Culture

John Rhys-Davies: 'We've created a subclass that only knows human misery'

Welsh actor John Rhys-Davies gives his forthright views on parenting, politics and why Benedict Cumberbatch is wrong about Brexit

The Big Issue: Are fantasy films simple escapism or opportunities to explore real-world issues in an engaging way?

John Rhys-Davies: I like science fiction rather than fantasy. I do not normally warm to fantasy in the sense of magic and elves and goblins – they don’t really do it for me. I’ve always liked the hard science fiction that takes an interesting line and tries to work out the consequences of that. It’s marvellous good fortune to have had so many opportunities in film and television.

Surely actors make their own luck?

Don’t we all? Once we get over the schoolboy notion that our genius is such that the world will beat down the grass just to get to us and receive our wisdom, I think we do realise we have to have a go at every opportunity.

The really successful politicians of our time – Putin, Salmond – are people who actually do put their countries first

I’m still waiting for the world to work out I’m not a genius.

Because you’re only a boy. Now you know my theory about human development, do you? When the adolescent growth spurt starts all the bones of the body grow, including the skull. The brain has to physically adapt itself to this new bigger box. That doesn’t happen overnight. In fact, it doesn’t end until somewhere between the ages of 24 and 26. The last two areas that become fully functional are the prefrontal cortex, which is the region that determines things like judgement, and an area around the amygdala, which has to do with primary feelings: fear, rage, anger, despair. We should be caring for our children as children a lot longer than we do. It’s not a case of pushing them out the door at 18 to get on with things, yet we allow them to drink, marry, vote and drive at a time they’re not fully capable of sound judgements.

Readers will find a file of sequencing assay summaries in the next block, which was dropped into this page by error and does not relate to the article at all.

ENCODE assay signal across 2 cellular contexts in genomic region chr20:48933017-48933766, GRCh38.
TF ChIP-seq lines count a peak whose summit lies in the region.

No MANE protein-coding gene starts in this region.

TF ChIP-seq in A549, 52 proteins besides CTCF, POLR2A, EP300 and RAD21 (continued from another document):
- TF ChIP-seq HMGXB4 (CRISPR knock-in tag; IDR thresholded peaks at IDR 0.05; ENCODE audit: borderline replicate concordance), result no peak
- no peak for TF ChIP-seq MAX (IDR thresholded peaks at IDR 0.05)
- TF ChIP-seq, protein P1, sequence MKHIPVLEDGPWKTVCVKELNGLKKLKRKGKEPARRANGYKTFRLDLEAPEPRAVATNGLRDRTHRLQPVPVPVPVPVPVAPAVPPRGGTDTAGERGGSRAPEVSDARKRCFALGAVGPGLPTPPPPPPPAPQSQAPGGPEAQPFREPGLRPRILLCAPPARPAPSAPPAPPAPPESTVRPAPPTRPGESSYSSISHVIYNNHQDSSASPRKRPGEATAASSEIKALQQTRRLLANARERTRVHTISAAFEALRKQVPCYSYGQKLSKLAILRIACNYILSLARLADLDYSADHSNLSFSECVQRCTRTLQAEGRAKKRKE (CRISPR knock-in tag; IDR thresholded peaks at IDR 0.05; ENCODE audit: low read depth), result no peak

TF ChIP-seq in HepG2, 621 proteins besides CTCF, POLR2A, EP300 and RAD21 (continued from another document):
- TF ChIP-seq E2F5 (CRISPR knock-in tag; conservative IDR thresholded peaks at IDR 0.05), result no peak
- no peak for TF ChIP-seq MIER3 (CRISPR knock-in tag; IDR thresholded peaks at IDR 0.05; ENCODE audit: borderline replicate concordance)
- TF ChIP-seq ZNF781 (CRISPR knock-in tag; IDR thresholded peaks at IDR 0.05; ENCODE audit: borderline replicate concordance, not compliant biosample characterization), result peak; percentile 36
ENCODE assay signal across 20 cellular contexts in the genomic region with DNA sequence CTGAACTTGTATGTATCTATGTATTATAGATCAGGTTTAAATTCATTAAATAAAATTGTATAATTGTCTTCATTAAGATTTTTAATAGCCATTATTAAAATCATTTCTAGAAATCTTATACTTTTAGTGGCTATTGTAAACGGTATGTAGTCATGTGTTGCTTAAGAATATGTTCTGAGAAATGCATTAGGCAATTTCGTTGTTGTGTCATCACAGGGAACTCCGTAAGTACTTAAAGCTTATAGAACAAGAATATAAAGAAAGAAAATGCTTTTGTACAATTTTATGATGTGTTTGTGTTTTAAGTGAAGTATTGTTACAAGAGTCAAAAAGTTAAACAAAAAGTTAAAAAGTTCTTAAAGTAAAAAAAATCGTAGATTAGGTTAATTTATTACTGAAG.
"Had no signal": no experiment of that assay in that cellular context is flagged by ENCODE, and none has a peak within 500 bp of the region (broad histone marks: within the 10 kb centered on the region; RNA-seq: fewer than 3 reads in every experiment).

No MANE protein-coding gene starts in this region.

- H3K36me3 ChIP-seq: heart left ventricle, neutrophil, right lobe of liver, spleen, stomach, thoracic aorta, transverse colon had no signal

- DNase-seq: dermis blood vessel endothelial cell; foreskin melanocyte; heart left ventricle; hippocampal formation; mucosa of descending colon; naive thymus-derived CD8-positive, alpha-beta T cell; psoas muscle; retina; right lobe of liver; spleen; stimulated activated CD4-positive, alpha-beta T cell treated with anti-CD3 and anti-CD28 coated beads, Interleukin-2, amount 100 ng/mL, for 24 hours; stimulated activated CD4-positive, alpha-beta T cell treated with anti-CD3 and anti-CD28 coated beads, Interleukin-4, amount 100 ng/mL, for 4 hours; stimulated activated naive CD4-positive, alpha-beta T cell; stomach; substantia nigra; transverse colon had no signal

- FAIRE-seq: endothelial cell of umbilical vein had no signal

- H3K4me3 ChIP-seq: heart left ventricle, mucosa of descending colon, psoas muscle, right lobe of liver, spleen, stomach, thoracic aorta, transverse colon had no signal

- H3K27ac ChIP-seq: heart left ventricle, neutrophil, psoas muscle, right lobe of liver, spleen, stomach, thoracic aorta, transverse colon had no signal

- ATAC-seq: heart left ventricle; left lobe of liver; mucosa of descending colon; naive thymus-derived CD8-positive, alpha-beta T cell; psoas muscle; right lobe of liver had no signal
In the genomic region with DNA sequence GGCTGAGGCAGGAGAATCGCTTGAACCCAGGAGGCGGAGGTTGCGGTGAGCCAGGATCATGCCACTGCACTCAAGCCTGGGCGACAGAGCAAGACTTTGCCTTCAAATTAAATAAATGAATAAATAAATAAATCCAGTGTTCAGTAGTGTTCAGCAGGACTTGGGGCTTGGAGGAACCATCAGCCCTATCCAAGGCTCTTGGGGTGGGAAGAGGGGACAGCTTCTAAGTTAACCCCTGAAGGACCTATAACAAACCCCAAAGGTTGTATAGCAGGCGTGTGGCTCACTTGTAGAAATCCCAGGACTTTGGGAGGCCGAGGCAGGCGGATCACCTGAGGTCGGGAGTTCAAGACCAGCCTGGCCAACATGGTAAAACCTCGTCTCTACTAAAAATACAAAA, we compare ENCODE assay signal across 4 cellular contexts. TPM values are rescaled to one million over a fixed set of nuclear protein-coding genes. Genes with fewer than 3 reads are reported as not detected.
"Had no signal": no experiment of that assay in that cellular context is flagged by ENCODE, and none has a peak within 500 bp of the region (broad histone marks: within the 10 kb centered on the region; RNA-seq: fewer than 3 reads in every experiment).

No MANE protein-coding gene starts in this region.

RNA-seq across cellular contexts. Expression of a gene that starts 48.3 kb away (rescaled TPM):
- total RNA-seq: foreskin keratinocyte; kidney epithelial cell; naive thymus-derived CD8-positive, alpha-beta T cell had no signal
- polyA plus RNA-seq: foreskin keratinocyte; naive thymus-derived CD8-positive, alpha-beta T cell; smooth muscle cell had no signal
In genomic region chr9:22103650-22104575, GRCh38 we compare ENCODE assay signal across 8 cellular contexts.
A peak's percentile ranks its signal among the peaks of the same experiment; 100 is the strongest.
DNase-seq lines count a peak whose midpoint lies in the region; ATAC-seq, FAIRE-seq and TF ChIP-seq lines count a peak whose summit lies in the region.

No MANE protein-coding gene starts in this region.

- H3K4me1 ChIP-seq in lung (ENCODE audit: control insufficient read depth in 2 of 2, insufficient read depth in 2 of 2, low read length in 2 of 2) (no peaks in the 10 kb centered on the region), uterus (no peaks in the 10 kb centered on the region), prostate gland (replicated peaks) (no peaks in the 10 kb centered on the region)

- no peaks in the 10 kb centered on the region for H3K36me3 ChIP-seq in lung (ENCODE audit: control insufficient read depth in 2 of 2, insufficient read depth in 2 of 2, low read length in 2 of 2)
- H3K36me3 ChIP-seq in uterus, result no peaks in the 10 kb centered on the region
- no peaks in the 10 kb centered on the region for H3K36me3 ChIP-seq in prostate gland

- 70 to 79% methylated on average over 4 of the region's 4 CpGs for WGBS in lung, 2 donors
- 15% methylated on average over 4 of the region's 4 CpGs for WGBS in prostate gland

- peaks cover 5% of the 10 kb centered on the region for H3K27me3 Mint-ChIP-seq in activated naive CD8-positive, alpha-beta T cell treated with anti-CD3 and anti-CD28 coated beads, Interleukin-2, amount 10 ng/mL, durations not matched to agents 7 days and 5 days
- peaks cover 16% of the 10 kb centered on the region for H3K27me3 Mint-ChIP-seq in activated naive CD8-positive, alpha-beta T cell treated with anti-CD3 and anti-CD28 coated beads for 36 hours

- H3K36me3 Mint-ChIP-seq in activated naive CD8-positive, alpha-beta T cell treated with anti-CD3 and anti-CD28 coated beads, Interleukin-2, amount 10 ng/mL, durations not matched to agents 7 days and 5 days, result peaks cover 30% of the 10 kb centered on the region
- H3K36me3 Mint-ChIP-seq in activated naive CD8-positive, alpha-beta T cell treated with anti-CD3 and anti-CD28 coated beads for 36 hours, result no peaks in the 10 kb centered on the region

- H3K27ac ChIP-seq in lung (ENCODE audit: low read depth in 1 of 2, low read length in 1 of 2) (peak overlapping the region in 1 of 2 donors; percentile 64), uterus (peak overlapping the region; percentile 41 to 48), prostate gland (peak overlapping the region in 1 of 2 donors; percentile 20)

In Scotland the voting age was lowered to 16. But you would raise it to 26?

Absolutely. It’s part of the bread and circuses attitude that particularly the Labour party has had over the last 20 years – reduce the voting age, keep the pubs open. We have destroyed the intelligent, rational working class and created a subclass that has only really known human misery. Is that too controversial for you?

In the past you have called Britain “pretty morally vacuous”. Are there discussions that as a society we’re just not having?

That’s exactly it. We have such intellectually inadequate leaders that you just wince. Cameron, Brown and Blair must be the least qualified men to govern a country that we’ve had in 200 years. When you look at a politician, the first question you should ask is, does this man love his people? Will this man put his country first? That’s not the only quality we want, but the really successful politicians of our time – Putin, Salmond – are people who actually do put their countries first.

Between the fall of Rome and 1300 there was no appreciable increase in income per capita for most people in Europe. Between 1300 and 1700 it doubles. Then the second industrial revolution brought such a conflux of discoveries [resulting in a 12-fold increase of income per capita between 1870 and 1970]. This concept grew: “I’ve done better than my father, my children are going to do better than me, because that’s the way things are.” That binds up our future – so that the fact that we’ve not had enough babies for 50 years is a disaster unless we have more migration, because it is only through growth of population that we’re going to expand our standards of living.

The phenomenon between 1870 and 1970 is a freak. Revolutionary technologies are not going to be as transformative as the innovations during that period, and we are now heading to an era where a growth in income per capita is going to regress to that very low norm. All our assumptions about needing to have more people in the country in order to grow and maintain our standard of living are wrong. We should manage our natural population decline in such a way that preserves a higher standard of living by restricting new migrants.

Benedict Cumberbatch was among nearly 300 arts figures who have publicly backed remaining in the EU. Why should people listen to what actors have to say?

They shouldn’t necessarily. Every actor has a right to his opinion; they [Cumberbatch & co] are, of course, completely wrong. Their generation has been brought up without a sense of national identity. They have lived protected in the world. The world is at a more dangerous time now than it’s been since I was doing my Cambridge entrance exams in Cuba week. We have a desperately inadequate American president and he has allowed the wolves to get strong, and now the wolves are gathering.

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